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Transforming Customer Experience: From Moments to Journeys

  1. Customer Journey Transformation: The idea, the impact & how to start Any use of this material without specific permission of McKinsey & Company is strictly prohibited September 2013 Presented on Harvard Business Review webinar
  2. McKinsey & Company | 1 Today’s discussion 1 A Journey-based approach to customer experience: what it is, and why it’s a better way 2 The path to impact: multiple wins across CSAT, cost, revenue, and employee sat 3 How to get started: a practical approach to a journey-based transformation
  3. McKinsey & Company | 2 The Customer Journey concept Product Marketing Online Retail Care Customers interact with organizations on journeys that cut across individual touchpoints that different functions tend to optimize Onboarding journey Problem resolution journey Renewal and repurchase journey 1
  4. McKinsey & Company | 3 Journey examples ▪ Onboarding ▪ Technical service ▪ Contract rolloff ▪ Address change ▪ Product upgrade ▪ Repair ▪ Billing Anchored in how customers think about it An event that marks the defining experience of key life-cycles of a customer Typically multi-touch, multi- channel and cross-functional An evolution in thinking over traditional touchpoint (or “moment of truth”) approaches of customer interactions happen during a multi-event, multi-channel journey>50% What is a Customer Journey and how is it different? Customer Journey 1
  5. McKinsey & Company | 4 Touchpoints matter, but journeys matter more 100 0 Day 90 CSAT performance at touchpoints vs. overall Journey Field services touch point CSAT 90 + 80 + 40 Onboarding journey CSAT – 50% drop over 1st 90 days Day 1 Call center touch point CSAT 85 Percent first-time-right at each stage of Installation journey 1 65% 90% 85% 95% 90%Logistics Network Field force Sales End-to-end delivery
  6. McKinsey & Company | 5 Journeys are 30% more strongly correlated with business outcomes Customer satisfaction Willingness to Recommend 0.58 +36%0.43 0.60 +28%0.47 +19% 0.59 0.50 -0.25 +33% -0.33 Likelihood to stay/renew Likelihood to cancel/churn 1 Touchpoints Journeys
  7. McKinsey & Company | 6 Most companies face challenges in delivering a full end-to-end experience ▪ Typically more than one person is responsible for the E2E experience ▪ Most companies are organized functionally and hard-wired to deliver touchpoints ▪ At the frontline, limited visibility into customer outcomes and cross- functional handoffs ▪ Metrics and incentives often touchpoint-based (e.g., first call resolution, AHT, transactional satisfaction) ▪ Performance data often stored in silos and challenging to assess E2E performance 1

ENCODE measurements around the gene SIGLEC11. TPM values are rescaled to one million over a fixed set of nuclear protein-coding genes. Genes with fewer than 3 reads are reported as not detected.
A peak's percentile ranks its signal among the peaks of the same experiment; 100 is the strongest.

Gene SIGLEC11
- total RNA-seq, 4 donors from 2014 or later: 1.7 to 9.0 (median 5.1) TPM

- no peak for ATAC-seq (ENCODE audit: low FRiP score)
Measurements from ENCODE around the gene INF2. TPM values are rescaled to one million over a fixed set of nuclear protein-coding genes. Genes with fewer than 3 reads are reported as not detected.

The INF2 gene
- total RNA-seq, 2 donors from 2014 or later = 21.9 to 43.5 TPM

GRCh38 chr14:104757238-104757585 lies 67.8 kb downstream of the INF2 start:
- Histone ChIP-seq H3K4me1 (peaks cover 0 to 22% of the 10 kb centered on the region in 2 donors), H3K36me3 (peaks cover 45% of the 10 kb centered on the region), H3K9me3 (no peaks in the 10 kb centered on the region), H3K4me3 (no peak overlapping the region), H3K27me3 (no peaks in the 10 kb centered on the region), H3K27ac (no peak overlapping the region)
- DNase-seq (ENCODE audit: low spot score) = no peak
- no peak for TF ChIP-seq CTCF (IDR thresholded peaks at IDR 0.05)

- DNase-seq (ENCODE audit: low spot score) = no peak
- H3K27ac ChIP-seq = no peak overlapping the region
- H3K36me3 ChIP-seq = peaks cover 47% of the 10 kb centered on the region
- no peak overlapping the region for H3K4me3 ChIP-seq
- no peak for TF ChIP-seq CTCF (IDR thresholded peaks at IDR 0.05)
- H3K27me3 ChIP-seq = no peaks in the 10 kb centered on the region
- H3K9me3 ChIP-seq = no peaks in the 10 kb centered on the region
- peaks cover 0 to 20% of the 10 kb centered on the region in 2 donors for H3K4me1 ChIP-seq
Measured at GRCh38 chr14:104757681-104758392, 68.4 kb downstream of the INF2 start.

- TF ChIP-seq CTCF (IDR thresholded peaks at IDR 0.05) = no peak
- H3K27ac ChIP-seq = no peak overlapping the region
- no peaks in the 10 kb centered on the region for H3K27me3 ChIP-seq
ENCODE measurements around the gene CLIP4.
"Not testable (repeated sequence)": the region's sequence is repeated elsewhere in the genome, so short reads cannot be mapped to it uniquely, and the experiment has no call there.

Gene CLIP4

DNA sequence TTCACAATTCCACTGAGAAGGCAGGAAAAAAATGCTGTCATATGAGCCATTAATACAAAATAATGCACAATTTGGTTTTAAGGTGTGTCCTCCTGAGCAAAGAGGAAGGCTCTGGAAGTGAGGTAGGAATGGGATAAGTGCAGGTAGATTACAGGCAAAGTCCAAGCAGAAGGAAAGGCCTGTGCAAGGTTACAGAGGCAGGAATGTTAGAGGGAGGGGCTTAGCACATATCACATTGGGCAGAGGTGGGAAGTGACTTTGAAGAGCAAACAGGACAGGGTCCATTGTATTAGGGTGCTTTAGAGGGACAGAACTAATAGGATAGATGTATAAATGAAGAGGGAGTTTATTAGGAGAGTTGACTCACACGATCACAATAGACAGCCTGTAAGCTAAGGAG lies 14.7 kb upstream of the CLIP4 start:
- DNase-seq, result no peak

8. McKinsey & Company | 7 Journey-led transformations deliver impact across multiple dimensions FUEL REVENUE GROWTH Churn, upsell, acquisition IMPROVE CUSTOMER SATISFACTION ENGAGE EMPLOYEESLOWER COST TO SERVE 20 to 30% 15 to 20% 20% 10 to 15% 2
  9. McKinsey & Company | 8 0% 2% 4% 6% 8% 10% 12% 14% 6.0 6.5 7.0 7.5 8.0 -2% 0% 2% 4% 6% 8% 8.0 8.4 8.8 9.2 9.6 Companies that excel in delivering journeys tend to win in the market SOURCE: 2011 McKinsey Multi-Industry Survey; company financial statements 1 Average of satisfaction with each company’s three key journeys L D J I H Journey satisfaction1, 2011 G F Revenue growth – PayTV industry 2011 vs. 2010 Revenue growth – Insurance industry 2011 vs. 2010 Journey satisfaction1, 2011 N M E K C B A 2
  10. McKinsey & Company | 9 Customer “Journeys” 3 6 5 4 1 Define a clear, compelling value proposition-delivered through Journeys Continuously innovate the end- to-end Journey experiences Use Journeys to define metrics and governance system Optimize operational processes & systems to ensure consistent delivery Use Journeys to reinforce front-line culture Companies who excel at delivering customer experience display six hallmarks 2 2 Know the Journeys that matter, and why they matter
  11. McKinsey & Company | 10 Sign up (sales) Welcome (care) Install (field) First Bill (care, billing) Journey Leakage 100% 90% 81% 72% 63% 90% 90% 90% 90% One company transformed their onboarding journey Pain points ▪ Long call, many T&Cs ▪ Many options on pricing/ product ▪ Multiple handoffs ▪ Multiple calls for new customers ▪ Missed appointments ▪ Sales price vs. what is billed ▪ How to use 2
  12. McKinsey & Company | 11 Impact A car rental company worked to deliver speed in the airport pickup journey ▪ Identified “on-site rental” as journey that mattered and speed as key driver ▪ Journey fundamentally multi-touch – web booking, call center, bus, car selection, checkout – no one touch owned “speed” ▪ Drove cross-functional program to differentiate on speed: – Pilot program in several locations with all functions – Frontline-led, lean process management to generate innovation ideas – Developed “playbook” for all locations – Each region sponsored by one member of exec team On-site rental CSAT Index Growth in service revenue Labor cost -10%+ 5%+ 2 100 AfterBefore 190